From all the minorities in the USA the native peoples are most oppressed. A strong poetic voice like Chrystos is essential in those circumstances. Many of her poems are autobiographical, fiercely personal; some might call it testimonial. Her writing is however always strong and inclusive of all who have gone through the same suffering.
Remember the saying: we are all wounded at Wounded Knee? The poem refers to this.

In the scars of my knees you can see
children torn from their families
bludgeoned into government schools
You can see through the pins in my bones
That we are prisoners of a long war
My knee is so badly wounded no one will look at it
The pus of past oozes from every pore
This infection has gone on for at least 300 years
Our sacred beliefs have been made into pencils
names of cities gas stations
My knee is wounded so badly that I limp constantly
Anger is my crutch I hold myself upright with it
My knee is wounded
How I Am Still Walking

Monday, September 17, 2007

Hell and damnation

A voice from the past made itself pleasantly present with an invitation to go to the opening night of the opera was a "concertante" performance of The Damnation of Faust by Berlioz. (On the link you should be able to hear some of his music.) I was gently told that they no longer wear tuxedo's for the opening but that it might be fun to dress up...
La damnation de Faust is a romantic drama and Berlioz, being the genius he is, lets it all out, showing off what he can do. Than having an Italian conductor in Cool Flanders, well then there is a special electricity in the air. About Berlioz the say that he has a nice contained feel for earthquakes, for things beyond control... You drown in the sound and I smiled a lot. Poor Faust depression (Goethe, the original author knew what he was writing about, but in French it sounds so much more pathetic), the seduction by Mephistopheles an the love between Magarita and Faust, the student and solders songs and the signing of the pact and then hell and damnation for Faust and heaven for Margarita is the short list of high points. I was partial to Mephistopheles. It was wonderful. This opera that is seldom performed as an opera was first shown in 1846. In the loss of Faust's soul and the horror of hell, there is a section I think that might be considered satanic. I quote:
Tradioun marexil fit trudice burrudixe
Fory my dinkorlitz,
O merikariu! O mevixe! Merikariba
O merikariu! O mi dara caraiobo lakinda,
Merondor dinkorlitz,
Merondor dinkorlitz, merondo,
Tradioun marexil,
Tradioun burridixe,
tundixe caraibo.
Fir ome vixe merondor
Mit aysko,! Oh!

Diff! Diff!
Has! Has! Satan!
Has! Has! Belphegor!
Has! Has! Mefisto!
has! Has! Kroix!
Has! Has! Astaroth!
Has! has! Beƫzlebub!
And so on....

A wonderful performance, a warm audience and fun company...

Saturday, September 15, 2007

The spice of life

A dear dessert poet wrote me a note going more or less as follows: Prices on property are dropping like crazy out here. I think the water situation is only going to get worse. With Luck, I will get my own humble home somewhere... I have decided that I do NOT want a boring life with a man. I need a social life...laughter, and some travels...not just endless dishes, and staring at the walls while a man paces in the background...I need poetry readings, and all that.....cook outs...pot luck veggie feasts.....I am learning more about Astral Projection....and ESP....The Casinos can only take me so far....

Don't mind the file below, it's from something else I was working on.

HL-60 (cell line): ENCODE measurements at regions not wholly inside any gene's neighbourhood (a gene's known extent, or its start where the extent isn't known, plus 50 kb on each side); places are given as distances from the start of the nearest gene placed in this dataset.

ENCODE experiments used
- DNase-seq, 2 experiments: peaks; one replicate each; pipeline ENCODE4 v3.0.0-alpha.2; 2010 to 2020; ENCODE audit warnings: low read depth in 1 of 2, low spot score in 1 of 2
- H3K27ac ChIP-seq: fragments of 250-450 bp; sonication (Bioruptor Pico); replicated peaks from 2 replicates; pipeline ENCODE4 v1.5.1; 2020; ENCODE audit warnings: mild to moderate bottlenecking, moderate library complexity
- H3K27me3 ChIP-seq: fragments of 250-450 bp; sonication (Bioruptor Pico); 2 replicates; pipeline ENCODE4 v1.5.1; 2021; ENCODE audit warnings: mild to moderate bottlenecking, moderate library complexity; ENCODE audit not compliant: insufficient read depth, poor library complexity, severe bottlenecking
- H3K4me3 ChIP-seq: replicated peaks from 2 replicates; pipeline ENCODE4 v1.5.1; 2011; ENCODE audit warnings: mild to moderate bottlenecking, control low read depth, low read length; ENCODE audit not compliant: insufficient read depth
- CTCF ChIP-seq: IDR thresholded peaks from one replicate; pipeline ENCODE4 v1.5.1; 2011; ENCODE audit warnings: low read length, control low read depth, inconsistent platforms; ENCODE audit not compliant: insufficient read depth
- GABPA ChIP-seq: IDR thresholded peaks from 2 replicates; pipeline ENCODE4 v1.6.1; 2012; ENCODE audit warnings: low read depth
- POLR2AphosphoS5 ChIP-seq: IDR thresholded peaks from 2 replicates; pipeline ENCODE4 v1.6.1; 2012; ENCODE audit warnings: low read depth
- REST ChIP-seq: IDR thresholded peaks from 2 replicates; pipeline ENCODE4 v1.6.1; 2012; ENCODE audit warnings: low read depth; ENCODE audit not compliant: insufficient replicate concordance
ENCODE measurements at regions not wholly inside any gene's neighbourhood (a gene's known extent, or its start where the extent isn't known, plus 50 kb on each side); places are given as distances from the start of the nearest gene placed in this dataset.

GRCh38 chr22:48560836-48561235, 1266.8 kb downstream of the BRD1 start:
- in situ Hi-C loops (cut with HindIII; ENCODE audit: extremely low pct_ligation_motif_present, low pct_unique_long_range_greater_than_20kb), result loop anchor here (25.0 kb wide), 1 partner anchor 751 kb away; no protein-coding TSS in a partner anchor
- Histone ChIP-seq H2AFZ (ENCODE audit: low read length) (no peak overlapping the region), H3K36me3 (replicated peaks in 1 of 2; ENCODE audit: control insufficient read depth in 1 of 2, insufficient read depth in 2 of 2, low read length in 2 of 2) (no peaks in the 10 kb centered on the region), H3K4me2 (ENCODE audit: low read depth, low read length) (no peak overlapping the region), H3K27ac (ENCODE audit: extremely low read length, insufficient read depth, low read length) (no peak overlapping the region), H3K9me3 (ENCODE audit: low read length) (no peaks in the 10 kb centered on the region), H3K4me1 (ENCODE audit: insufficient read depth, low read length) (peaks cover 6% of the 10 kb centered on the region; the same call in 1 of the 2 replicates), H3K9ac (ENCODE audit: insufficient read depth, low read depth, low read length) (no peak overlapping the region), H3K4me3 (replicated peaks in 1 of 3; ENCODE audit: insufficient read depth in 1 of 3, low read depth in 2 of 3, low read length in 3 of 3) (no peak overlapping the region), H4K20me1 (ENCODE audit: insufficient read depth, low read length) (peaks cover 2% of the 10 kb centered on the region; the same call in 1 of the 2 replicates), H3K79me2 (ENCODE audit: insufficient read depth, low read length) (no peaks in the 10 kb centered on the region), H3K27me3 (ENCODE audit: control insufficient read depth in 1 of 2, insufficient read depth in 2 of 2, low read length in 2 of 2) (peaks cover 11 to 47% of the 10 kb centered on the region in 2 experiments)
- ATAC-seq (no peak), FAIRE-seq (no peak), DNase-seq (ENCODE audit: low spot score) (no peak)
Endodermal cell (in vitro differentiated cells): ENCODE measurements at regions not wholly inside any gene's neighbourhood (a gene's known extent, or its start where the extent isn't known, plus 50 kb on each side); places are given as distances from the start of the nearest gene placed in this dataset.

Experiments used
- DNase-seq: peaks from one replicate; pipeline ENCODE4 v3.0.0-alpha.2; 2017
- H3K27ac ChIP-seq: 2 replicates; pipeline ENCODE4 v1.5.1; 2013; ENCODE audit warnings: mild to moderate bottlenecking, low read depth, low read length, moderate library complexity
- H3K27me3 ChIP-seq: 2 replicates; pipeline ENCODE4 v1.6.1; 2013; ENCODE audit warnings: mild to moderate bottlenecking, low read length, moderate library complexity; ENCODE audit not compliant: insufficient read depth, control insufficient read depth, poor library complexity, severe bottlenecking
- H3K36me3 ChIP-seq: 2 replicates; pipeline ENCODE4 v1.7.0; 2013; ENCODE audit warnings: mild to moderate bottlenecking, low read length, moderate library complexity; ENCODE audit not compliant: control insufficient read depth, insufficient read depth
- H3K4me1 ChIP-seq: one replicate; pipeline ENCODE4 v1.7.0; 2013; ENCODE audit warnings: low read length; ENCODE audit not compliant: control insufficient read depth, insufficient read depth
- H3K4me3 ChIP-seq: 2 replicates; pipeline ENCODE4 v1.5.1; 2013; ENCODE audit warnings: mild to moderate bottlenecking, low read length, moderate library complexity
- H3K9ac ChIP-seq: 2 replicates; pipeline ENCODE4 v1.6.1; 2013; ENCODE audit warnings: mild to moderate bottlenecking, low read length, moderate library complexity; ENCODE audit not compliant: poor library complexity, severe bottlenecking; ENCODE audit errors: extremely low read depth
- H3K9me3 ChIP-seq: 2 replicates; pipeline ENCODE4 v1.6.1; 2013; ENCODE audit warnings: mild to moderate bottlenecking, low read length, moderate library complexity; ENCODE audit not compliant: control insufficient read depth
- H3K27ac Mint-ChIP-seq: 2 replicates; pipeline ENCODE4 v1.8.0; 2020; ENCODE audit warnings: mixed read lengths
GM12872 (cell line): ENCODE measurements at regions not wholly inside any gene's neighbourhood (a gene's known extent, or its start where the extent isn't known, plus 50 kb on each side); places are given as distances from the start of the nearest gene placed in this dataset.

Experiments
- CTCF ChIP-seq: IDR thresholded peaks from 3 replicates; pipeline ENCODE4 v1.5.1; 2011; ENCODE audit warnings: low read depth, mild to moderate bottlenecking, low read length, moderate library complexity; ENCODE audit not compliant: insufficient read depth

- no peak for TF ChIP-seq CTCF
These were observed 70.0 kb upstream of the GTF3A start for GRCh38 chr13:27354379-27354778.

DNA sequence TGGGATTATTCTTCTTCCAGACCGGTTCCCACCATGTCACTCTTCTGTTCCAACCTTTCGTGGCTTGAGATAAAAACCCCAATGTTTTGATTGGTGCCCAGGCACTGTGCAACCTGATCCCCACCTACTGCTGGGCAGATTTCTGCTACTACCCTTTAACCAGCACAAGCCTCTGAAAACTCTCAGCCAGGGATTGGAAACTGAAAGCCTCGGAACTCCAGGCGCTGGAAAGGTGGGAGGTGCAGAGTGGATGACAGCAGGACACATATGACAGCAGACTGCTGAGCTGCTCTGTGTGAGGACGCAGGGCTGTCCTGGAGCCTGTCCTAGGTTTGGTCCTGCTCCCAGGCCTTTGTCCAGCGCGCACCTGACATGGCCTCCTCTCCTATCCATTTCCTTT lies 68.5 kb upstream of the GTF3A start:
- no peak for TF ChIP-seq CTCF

Then, she invites me to go crazy together at my next visit to my desert. Now that is an offer I can't refuse. Isn't that what gives the spice to life: poetry, beauty, fun and serious stuff, real thought and feelings, peace and environmental action, passion for life and all things living. The housewify stuff never has been my forte...

There is a job to do
the getting up at six
feeding the dogs
watering the plants
washing the dishes
drying them
and putting them away
scrubbing and
washing drying and
putting everything away
use knife and forks
wash them dry them
put them away again
walk the dogs
cut off some blossom
arrange it in a vase
brush your teeth
change your clothes
and go to work
come home and go to work -

When is my time to be a woman?

Sunday, September 9, 2007


Reservation Blues was the first novel I read by Sherman Alexie and I became an immediate fan. Later I discovered his poetry and translated some. The last book that found me is Flight. An orphaned Indian boy shipped from one foster family to another constantly gets in trouble, although he is obviously not an evil person. The novel starts: “My zits are me.” Marking him as not part of a clean and wholesome world. His only defense is: ”Whatever.” Till one day at the brink of real violence he shifts shape and time, becomes another person, looks at situations through a different perspective. Each layer of reality that makes up his own personality is thus experienced and he learns that violence is not the answer. The writing as always is swift and shows knowledge and understanding of past (Custer and the Ghostdance) and present (poverty) and the struggle to make it in this world as it presents itself to Indians. So when the young warrior returns to his own life he has been changed by all the experiences and the healing can slowly start. I once was present at a book presentation of Alexie: he is witty and sharp, thinks on his feet and is borderline intimidating. I had intended to interview him and didn't feel prepared enough… The humor mediates the author's anger; he is direct, brilliant and moving. A must read.